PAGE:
Credit: (The University of Arizona Health Sciences
TUCSON, Ariz. – Multiple past studies have reported that, compared to whites, Native Americans have relatively high cigarette use, and this has contributed to speculation that Native Americans might be inherently prone to such use.
A new study at the University of Arizona College of Medicine – Tucson, however, found that after adjusting for differences in the income and education levels of the two groups, whites were more likely than Native Americans to use cigarettes daily, to consume larger numbers of cigarettes per month and to be nicotine dependent.
In these adjusted comparisons, the estimated percentage of daily cigarette users among whites was 15.3%, compared to 13.0% for Native Americans; the percentage of individuals consuming more than 300 cigarettes in the past month was 13.6% for whites, compared to 9.9% for Native Americans; and nicotine dependence was 10.3% for whites, compared to 7.1% for Native Americans.
The study, conducted by the Native American Research and Training Center (NARTC) in the Department of Family and Community Medicine, was published today in Drug and Alcohol Dependence (DAD). NARTC researchers analyzed data from a survey of more than 4,000 Native Americans and 160,000 whites from 2013 through 2017. Called the National Survey on Drug Use and Health, the survey was administered by the U.S. Substance Abuse and Mental Health Services Administration.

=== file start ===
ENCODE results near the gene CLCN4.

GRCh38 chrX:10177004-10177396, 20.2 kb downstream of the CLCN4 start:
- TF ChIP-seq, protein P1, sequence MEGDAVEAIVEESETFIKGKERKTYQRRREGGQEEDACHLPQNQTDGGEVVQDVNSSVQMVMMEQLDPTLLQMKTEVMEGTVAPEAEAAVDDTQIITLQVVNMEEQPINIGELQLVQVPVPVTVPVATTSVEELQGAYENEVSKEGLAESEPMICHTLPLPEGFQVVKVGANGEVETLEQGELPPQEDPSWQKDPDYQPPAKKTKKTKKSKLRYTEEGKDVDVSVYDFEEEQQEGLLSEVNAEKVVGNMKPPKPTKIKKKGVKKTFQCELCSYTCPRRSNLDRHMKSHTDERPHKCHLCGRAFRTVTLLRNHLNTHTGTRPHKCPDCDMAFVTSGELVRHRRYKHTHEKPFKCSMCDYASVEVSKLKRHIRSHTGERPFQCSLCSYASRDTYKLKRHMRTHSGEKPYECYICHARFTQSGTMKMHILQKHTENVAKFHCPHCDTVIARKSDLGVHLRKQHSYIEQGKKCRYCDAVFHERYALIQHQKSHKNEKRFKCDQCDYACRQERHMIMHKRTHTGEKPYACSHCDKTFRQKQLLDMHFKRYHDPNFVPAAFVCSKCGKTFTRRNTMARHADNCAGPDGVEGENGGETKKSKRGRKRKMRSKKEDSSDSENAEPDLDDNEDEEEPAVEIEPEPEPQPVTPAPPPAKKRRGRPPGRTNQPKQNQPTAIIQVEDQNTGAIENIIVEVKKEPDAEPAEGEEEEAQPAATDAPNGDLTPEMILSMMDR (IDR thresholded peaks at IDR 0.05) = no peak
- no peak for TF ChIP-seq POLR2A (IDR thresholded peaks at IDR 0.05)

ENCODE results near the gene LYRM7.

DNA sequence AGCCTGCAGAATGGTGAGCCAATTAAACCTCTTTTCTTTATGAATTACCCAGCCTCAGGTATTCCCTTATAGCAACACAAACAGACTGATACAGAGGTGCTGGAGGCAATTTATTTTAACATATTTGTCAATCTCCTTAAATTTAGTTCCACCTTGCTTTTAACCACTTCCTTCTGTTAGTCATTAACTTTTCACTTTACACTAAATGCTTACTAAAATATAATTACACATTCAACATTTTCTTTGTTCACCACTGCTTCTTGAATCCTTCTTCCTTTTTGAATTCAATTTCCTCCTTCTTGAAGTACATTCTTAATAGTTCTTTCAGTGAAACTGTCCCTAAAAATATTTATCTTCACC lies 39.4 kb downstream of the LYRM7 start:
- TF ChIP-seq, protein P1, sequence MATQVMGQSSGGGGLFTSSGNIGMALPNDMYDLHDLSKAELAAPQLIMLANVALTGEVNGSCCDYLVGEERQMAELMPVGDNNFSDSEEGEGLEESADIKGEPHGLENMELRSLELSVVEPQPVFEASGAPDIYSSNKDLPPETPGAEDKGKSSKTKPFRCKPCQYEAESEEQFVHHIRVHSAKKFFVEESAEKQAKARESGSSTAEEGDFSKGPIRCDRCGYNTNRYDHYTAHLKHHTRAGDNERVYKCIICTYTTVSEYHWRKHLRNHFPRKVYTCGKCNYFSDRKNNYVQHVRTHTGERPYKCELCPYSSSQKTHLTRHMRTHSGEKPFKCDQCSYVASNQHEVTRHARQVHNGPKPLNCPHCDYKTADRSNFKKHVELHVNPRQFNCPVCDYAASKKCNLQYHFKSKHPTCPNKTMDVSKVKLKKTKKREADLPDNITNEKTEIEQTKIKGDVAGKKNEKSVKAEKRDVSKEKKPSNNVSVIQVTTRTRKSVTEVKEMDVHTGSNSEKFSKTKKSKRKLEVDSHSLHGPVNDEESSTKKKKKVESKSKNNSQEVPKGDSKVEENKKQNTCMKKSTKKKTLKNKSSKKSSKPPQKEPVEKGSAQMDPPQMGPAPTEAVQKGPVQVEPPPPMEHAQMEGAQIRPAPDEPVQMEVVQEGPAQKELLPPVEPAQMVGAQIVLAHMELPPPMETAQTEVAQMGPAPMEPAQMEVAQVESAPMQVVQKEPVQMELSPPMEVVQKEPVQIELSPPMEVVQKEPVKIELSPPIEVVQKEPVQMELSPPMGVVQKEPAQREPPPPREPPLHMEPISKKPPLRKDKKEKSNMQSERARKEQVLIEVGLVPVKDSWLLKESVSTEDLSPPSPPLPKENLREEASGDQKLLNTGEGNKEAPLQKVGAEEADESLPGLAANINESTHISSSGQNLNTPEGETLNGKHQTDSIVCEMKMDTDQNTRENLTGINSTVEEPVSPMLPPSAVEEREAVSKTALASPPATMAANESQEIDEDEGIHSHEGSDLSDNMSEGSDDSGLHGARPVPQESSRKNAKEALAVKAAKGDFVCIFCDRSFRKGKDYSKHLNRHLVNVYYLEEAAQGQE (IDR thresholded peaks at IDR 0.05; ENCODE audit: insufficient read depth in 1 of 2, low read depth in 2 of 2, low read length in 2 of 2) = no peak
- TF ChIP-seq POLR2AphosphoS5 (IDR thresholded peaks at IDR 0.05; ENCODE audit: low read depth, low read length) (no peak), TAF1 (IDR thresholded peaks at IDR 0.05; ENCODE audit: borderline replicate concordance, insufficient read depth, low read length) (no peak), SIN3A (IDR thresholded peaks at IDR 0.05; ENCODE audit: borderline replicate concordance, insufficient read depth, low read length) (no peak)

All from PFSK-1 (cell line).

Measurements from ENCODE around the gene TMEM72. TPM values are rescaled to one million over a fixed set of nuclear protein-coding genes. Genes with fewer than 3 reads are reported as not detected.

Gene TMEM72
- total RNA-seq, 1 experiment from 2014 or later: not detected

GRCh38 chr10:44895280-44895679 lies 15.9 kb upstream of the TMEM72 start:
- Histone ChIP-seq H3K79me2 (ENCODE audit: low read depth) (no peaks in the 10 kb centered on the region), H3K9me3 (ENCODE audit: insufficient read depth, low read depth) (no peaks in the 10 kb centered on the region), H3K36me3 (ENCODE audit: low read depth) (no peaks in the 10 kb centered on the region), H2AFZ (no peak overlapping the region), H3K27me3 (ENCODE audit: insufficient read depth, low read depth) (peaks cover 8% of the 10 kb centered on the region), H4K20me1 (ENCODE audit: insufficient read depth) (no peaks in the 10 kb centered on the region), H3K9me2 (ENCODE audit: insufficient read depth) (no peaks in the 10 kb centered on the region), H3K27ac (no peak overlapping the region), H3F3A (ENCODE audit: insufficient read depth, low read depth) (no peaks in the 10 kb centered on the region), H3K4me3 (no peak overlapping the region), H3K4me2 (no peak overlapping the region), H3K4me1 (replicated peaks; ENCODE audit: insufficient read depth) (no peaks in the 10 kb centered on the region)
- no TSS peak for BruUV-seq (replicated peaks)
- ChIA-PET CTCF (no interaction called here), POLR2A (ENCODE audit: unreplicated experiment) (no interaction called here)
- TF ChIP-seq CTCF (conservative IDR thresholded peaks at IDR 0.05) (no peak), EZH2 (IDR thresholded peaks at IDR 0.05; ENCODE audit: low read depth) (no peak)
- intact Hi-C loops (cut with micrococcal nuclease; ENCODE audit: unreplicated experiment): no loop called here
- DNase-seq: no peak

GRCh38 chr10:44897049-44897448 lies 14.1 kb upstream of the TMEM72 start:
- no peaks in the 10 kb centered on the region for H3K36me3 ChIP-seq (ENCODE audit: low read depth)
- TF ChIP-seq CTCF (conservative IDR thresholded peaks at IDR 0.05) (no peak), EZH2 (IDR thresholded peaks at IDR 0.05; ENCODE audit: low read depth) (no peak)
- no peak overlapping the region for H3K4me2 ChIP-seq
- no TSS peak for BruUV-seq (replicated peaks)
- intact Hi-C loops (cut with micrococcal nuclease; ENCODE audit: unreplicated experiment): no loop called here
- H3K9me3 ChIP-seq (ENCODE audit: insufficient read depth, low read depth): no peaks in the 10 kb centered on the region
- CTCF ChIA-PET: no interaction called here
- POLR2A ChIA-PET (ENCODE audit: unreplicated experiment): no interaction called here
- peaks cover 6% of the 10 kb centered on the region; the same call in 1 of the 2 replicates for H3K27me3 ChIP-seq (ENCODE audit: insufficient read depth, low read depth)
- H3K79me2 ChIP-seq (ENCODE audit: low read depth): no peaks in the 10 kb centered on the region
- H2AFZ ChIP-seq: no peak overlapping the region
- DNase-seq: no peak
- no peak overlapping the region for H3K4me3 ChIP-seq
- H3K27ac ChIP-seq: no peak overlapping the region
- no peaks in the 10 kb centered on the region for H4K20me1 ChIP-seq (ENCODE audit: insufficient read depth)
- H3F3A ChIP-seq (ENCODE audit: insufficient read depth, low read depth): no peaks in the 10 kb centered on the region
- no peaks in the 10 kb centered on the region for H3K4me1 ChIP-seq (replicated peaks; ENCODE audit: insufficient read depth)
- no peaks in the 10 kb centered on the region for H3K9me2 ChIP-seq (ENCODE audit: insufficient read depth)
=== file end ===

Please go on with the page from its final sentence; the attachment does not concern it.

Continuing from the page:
The research team included lead author James K. Cunningham, PhD, associate professor, Department of Family and Community Medicine and NARTC member; Teshia Arambula Solomon, PhD, associate professor, Department of Family and Community Medicine and NARTC member; and Jamie Ritchey, PhD, MPH, director, Tribal Epidemiology Center, Inter Tribal Council of Arizona, Inc.
Previous research, both in the United States and throughout the world, has shown that lower income and educational attainment are among the factors most strongly associated with cigarette use. Native Americans have the highest poverty rate of any major U.S. ethnic group, but their cigarette use levels typically have been reported without adjusting for income and education. This can leave the mistaken impression that being Native American itself means higher use.
“Tobacco use and tobacco-related disease and deaths are intertwined with the poverty facing many Native Americans,” Dr. Solomon said. “A critical need exists to increase and improve Native American tobacco prevention and treatment programs, while also addressing poverty.”
“Despite lower cigarette use when income and education are considered, Native Americans are dying from cigarettes at a much higher rate than whites,” Dr. Ritchey said.
The study noted that the smoking-attributable death rate for Native Americans has been estimated at 414 per 100,000, substantially higher than that for whites – 264 per 100,000.
“Beliefs such as Native Americans being distinctly prone to cigarette use are widespread but rarely tested,” Dr. Cunningham said. In 2016, the study’s research group debunked the “Native American elevated alcohol use” belief when they found that alcohol use among Native Americans was comparable to or less than that of whites.
“The consequences of substance misuse are too serious to allow for myths and misinformation,” Dr. Cunningham said.
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